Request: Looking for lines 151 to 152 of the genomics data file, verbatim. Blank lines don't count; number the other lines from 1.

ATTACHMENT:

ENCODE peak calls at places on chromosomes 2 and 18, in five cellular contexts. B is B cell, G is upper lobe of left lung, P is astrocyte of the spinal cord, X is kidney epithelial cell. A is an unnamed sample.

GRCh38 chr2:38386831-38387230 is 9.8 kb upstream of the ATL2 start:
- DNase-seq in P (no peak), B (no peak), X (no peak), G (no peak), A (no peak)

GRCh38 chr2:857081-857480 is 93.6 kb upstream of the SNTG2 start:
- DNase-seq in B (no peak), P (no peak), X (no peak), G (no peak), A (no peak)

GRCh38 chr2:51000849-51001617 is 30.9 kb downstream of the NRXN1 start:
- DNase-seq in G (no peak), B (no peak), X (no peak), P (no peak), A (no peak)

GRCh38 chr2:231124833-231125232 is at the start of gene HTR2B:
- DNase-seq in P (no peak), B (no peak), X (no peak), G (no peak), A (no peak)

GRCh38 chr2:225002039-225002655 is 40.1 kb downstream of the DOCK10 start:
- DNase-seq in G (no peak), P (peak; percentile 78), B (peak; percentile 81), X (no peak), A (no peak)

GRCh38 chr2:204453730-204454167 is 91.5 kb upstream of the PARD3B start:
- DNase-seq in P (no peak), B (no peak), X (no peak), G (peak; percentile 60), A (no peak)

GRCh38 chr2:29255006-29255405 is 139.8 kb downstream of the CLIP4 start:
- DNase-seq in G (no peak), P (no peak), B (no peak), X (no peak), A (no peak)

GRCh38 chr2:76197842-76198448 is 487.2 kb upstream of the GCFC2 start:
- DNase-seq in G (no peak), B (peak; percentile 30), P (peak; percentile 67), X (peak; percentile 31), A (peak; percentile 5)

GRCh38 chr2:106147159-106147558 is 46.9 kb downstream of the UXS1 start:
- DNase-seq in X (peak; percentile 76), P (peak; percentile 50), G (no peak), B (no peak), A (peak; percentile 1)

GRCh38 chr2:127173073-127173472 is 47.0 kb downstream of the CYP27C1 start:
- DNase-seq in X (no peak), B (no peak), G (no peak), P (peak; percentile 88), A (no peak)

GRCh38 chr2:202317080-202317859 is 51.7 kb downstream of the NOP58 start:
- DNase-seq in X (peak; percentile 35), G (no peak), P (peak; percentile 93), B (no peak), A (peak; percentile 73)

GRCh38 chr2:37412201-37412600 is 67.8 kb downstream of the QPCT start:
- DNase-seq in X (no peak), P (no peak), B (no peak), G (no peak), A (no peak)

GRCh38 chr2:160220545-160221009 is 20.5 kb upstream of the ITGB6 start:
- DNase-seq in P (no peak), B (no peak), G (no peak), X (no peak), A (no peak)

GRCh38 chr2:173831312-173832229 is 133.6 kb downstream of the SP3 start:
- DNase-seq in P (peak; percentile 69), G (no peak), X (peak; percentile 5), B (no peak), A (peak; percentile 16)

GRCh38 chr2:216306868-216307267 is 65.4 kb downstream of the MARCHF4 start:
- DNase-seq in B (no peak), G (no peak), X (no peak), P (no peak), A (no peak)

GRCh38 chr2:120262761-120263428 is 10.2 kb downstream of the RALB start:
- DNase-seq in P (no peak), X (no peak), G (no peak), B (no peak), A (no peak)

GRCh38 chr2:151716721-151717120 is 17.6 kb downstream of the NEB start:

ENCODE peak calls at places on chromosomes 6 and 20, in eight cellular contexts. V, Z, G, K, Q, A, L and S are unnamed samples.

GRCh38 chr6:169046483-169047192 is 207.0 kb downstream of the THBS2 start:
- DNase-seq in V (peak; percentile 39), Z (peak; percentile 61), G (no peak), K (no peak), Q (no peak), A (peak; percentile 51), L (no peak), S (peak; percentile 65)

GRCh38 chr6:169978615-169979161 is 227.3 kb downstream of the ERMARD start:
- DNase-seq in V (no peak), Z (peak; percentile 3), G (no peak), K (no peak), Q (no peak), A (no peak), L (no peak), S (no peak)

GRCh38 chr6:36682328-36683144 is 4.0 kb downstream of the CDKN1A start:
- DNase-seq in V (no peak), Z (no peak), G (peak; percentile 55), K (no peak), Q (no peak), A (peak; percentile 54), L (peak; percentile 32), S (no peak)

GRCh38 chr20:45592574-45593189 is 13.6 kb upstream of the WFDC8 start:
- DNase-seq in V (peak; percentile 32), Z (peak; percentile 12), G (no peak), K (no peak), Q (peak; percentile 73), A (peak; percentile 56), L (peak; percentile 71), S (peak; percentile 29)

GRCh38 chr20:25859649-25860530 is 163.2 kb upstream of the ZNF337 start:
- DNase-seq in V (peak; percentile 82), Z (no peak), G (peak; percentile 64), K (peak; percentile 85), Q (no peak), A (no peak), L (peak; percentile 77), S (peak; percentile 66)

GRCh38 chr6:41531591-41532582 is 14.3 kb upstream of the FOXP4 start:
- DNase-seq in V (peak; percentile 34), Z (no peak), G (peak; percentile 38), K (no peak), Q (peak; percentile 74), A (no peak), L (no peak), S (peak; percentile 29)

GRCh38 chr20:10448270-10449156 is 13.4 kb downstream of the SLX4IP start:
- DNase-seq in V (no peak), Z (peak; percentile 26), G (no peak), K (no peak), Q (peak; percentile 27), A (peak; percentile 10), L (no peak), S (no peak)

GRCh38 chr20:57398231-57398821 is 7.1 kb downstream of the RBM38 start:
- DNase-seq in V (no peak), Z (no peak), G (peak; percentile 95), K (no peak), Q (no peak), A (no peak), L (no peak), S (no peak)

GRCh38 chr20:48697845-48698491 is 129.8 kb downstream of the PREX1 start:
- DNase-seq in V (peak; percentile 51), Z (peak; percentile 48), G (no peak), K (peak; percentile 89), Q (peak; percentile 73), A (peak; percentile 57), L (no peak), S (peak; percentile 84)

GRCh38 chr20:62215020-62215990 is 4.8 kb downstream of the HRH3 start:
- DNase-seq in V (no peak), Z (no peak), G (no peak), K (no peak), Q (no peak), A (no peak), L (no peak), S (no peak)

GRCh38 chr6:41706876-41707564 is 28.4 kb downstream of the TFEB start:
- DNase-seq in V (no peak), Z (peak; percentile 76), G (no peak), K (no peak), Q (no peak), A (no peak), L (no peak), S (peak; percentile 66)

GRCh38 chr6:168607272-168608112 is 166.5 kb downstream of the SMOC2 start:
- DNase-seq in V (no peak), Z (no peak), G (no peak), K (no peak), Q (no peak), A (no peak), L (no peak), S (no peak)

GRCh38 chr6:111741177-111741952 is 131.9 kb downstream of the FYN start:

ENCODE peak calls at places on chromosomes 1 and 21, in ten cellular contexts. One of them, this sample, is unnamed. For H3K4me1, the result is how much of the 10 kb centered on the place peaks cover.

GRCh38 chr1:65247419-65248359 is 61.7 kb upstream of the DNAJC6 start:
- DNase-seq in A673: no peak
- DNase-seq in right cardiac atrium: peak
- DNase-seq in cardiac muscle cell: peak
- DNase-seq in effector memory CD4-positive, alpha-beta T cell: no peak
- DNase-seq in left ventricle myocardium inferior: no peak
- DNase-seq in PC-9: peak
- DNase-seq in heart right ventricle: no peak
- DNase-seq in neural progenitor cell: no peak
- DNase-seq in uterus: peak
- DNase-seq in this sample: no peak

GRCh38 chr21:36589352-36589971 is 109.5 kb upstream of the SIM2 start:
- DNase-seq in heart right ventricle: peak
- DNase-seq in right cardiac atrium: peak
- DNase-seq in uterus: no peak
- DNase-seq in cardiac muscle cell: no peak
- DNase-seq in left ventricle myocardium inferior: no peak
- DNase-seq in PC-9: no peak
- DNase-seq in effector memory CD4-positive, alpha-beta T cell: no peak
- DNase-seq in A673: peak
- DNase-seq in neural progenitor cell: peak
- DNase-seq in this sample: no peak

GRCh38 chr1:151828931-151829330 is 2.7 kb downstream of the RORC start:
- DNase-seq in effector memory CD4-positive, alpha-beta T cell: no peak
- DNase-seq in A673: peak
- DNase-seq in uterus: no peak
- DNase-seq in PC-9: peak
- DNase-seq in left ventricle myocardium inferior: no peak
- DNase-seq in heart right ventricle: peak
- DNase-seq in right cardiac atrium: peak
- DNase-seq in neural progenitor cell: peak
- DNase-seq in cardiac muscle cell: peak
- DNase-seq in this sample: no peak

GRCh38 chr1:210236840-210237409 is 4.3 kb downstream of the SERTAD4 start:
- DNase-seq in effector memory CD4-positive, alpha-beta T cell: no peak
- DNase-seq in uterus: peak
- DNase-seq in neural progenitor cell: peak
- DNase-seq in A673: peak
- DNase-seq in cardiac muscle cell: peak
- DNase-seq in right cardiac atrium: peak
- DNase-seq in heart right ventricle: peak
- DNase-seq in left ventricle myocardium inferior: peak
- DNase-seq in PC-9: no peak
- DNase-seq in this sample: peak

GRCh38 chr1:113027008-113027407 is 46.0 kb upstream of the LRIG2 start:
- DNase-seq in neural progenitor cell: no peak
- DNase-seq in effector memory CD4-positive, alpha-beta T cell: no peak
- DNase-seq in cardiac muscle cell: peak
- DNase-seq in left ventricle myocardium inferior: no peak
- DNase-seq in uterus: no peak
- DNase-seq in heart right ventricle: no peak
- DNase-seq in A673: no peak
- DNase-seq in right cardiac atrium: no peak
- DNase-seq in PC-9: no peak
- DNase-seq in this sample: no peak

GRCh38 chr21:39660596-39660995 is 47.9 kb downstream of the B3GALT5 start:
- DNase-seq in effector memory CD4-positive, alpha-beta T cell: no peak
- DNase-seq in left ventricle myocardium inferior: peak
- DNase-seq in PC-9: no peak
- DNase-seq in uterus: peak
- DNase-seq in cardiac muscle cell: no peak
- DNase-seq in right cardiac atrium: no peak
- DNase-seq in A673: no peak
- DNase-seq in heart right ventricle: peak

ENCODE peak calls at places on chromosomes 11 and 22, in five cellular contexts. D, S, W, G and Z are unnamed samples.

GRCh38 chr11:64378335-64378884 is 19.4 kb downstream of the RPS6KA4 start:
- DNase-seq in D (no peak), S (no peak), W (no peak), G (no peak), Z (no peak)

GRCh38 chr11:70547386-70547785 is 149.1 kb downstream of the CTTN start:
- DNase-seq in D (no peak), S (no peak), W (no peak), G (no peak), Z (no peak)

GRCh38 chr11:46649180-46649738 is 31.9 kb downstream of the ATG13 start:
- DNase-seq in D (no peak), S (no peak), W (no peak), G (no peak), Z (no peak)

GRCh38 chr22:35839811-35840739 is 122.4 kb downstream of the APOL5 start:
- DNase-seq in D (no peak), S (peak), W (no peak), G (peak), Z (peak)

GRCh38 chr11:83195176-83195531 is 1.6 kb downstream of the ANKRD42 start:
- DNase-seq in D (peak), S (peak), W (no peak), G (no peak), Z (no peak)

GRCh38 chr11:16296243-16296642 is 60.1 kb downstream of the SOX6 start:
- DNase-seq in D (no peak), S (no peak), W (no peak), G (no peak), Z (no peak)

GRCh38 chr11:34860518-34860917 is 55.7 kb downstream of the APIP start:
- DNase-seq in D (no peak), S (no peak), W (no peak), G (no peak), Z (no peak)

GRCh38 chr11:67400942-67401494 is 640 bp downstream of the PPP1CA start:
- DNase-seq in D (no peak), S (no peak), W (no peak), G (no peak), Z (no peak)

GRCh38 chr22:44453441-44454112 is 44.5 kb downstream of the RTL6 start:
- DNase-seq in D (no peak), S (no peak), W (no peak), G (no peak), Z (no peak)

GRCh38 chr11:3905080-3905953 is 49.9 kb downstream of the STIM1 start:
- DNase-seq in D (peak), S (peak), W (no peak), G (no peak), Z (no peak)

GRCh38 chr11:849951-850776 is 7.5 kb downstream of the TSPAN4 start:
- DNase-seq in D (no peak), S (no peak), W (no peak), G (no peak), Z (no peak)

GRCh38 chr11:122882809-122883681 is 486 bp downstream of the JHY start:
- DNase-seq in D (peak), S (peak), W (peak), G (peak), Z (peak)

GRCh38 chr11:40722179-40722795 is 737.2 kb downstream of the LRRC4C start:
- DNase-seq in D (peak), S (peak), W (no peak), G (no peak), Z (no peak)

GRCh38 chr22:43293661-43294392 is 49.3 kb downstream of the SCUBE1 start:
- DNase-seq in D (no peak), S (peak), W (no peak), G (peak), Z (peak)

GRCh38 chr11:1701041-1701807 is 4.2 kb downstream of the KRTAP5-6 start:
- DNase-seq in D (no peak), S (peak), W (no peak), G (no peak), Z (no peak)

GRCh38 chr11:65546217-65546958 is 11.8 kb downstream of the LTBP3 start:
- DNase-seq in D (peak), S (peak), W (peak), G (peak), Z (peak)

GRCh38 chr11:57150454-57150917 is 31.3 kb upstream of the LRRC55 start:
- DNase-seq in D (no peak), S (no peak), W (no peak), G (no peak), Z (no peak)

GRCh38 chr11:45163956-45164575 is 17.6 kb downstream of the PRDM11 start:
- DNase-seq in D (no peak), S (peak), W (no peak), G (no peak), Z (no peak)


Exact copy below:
GRCh38 chr11:40722179-40722795 is 737.2 kb downstream of the LRRC4C start:
- DNase-seq in D (peak), S (peak), W (no peak), G (no peak), Z (no peak)